One of the key features of ObamaCare is that citizens who do not have health care coverage through their employer and also have modest incomes will be eligible for government money to defray the cost of health insurance. Recently, the Obama administration announced that when Americans apply for ObamaCare subsidies they will not have to prove what their income is or that they do not get insurance at their place of work. Instead, prizes will be administered on the honor system. Applicants who say they are qualified to receive subsidies will get them. http://www.washingtonpost.com/national/health-science/health-insurance-marketplaces-will-not-be-required-to-verify-consumer-claims/2013/07/05/d2a171f4-e5ab-11e2-aef3-339619eab080_story.html
Some critics reflexively jumped on this news and excoriated the administration for introducing a policy that seems to tolerate misconduct. They carped that distributing government loot without reliable verification procedures is an invitation to fraud. People who are not “legitimately entitled” may receive health insurance subsidies and not get caught.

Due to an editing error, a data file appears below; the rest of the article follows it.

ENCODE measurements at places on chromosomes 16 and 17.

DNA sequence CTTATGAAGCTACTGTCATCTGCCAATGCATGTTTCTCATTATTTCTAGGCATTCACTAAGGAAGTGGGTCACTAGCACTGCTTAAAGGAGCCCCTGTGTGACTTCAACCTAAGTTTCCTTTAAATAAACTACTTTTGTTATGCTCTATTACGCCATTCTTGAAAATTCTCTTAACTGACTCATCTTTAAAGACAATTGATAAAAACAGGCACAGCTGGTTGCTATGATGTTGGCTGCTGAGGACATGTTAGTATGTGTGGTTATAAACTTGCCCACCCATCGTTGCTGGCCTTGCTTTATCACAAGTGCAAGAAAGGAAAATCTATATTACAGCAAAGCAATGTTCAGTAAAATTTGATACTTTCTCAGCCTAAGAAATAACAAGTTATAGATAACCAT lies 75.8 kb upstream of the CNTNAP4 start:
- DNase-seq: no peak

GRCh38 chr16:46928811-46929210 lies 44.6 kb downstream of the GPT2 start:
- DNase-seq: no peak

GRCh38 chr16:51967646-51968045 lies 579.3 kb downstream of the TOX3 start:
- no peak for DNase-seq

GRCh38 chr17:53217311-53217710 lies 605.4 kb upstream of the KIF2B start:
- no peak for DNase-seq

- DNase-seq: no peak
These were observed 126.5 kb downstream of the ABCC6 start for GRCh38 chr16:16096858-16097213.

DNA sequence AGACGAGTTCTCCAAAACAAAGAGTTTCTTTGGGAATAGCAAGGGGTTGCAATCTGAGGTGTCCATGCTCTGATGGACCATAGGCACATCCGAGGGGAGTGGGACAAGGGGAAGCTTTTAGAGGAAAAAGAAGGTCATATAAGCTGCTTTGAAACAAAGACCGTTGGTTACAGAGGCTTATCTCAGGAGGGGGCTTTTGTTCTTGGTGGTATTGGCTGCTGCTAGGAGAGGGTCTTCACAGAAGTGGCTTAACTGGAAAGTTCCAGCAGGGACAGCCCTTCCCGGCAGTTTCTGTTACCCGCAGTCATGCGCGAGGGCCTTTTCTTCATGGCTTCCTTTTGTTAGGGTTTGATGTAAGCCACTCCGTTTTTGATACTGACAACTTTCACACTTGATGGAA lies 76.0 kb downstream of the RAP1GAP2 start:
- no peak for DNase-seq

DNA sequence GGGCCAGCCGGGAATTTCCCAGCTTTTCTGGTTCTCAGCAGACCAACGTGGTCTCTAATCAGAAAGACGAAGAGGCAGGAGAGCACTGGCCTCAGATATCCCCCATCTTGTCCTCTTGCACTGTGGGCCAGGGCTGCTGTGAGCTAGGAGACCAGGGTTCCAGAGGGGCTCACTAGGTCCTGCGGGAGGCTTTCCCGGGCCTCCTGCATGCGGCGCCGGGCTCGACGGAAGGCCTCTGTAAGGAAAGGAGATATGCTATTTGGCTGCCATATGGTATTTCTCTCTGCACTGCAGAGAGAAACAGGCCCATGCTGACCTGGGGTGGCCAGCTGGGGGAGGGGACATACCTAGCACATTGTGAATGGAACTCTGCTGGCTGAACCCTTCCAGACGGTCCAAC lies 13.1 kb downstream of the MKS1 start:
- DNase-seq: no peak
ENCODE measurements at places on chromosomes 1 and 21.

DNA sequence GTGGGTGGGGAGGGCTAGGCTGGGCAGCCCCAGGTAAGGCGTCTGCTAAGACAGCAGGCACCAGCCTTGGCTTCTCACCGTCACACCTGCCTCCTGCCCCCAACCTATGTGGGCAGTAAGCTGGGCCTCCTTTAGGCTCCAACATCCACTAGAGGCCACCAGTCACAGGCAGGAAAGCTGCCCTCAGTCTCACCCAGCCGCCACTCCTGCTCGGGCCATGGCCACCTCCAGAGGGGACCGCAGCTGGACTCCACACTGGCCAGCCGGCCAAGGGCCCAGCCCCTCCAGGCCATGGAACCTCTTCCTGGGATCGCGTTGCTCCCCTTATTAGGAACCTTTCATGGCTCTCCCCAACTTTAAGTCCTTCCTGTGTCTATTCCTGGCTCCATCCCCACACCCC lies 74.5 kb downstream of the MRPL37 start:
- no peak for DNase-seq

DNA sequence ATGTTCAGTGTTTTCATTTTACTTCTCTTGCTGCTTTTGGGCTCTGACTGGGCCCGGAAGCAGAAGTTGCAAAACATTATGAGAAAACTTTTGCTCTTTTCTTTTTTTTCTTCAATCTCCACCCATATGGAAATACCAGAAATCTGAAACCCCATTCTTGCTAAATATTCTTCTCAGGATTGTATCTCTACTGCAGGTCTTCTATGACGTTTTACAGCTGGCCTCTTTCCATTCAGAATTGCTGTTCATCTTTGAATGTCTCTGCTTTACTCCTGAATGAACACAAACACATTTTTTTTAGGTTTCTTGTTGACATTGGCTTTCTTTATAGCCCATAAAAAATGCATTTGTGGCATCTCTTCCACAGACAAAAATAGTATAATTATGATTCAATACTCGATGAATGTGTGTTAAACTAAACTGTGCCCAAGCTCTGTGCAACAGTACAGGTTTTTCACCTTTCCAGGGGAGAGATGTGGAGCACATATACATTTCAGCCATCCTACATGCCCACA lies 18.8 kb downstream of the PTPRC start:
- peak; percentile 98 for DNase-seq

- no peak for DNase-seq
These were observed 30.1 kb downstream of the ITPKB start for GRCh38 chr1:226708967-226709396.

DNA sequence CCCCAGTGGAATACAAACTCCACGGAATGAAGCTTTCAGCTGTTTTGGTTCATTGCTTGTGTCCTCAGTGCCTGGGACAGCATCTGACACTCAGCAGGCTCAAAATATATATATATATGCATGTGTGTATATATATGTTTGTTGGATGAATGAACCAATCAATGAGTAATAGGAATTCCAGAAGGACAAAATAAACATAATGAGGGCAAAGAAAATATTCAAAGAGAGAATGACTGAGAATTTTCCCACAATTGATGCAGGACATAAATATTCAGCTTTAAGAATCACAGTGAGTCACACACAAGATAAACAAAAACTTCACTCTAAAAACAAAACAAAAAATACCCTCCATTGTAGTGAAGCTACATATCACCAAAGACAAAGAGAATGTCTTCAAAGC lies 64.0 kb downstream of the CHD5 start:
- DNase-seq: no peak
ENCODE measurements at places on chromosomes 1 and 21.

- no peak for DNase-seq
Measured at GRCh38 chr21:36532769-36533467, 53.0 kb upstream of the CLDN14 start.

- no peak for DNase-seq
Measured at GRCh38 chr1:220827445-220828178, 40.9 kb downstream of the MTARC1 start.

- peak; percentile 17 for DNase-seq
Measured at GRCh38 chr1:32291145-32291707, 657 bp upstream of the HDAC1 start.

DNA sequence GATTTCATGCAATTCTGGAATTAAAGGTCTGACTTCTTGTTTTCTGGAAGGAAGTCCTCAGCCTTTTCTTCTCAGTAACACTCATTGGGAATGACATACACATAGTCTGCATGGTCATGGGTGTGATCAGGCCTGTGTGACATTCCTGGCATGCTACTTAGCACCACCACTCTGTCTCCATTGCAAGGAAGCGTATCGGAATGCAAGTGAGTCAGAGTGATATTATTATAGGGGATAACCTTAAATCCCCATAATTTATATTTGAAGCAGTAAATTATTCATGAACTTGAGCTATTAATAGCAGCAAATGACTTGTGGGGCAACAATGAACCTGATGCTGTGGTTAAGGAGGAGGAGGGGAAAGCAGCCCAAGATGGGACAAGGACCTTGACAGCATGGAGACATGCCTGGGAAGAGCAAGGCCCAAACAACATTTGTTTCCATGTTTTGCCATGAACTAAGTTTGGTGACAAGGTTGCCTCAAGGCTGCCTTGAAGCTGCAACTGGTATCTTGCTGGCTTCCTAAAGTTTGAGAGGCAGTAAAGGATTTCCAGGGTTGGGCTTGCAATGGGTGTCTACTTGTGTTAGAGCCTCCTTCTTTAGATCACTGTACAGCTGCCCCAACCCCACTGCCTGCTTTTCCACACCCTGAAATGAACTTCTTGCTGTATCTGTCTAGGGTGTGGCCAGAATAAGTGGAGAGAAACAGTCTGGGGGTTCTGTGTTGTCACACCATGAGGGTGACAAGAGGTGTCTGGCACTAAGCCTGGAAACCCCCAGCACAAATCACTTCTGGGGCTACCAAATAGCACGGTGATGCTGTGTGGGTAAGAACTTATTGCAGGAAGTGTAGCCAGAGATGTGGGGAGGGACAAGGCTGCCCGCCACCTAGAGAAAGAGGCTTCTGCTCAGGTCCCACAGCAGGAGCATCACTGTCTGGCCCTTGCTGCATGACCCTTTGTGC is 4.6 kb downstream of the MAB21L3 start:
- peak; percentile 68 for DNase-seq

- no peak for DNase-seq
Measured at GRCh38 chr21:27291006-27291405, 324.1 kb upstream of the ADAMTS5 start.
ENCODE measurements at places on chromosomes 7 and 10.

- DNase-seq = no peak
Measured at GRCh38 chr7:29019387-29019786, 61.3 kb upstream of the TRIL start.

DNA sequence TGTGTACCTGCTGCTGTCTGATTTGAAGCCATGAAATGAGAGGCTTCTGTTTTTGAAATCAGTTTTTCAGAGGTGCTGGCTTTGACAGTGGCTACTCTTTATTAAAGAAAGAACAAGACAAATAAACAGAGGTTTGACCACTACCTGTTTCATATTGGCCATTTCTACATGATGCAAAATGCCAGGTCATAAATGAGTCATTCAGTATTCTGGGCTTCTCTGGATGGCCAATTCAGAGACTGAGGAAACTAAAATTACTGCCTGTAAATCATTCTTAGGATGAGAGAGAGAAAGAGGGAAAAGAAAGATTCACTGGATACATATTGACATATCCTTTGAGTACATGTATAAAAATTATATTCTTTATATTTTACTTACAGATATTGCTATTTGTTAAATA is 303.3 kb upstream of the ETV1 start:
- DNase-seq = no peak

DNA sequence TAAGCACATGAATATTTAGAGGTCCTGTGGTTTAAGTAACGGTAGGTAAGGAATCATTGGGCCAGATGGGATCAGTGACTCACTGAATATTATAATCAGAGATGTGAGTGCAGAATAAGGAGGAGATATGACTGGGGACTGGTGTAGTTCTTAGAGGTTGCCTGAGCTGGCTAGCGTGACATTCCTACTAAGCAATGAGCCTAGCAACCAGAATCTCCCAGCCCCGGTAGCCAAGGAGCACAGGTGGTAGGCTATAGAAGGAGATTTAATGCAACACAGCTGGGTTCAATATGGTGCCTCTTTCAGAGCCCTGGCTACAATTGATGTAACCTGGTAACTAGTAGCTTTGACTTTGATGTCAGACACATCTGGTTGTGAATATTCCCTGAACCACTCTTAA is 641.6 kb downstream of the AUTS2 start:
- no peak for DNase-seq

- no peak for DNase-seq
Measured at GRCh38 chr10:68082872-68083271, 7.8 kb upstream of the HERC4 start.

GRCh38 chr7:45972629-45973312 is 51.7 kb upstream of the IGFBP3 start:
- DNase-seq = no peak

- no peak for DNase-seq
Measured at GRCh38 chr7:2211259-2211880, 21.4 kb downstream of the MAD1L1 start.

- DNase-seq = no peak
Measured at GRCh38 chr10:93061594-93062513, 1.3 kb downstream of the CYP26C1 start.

Fraud and dishonesty is never acceptable, but the critics fell into a trap. Whether any particular person meets the standard to receive ObamaCare money is a minor, peripheral matter. The essential problem is that government will be dispensing ObamaCare funds to Americans in the first place. Pushing ObamaCare money on the citizenry is – by deliberate design – addictive. Once a person gets used to receiving bounty from the government for anything – think food stamps and student loans – he is loathe to give it up.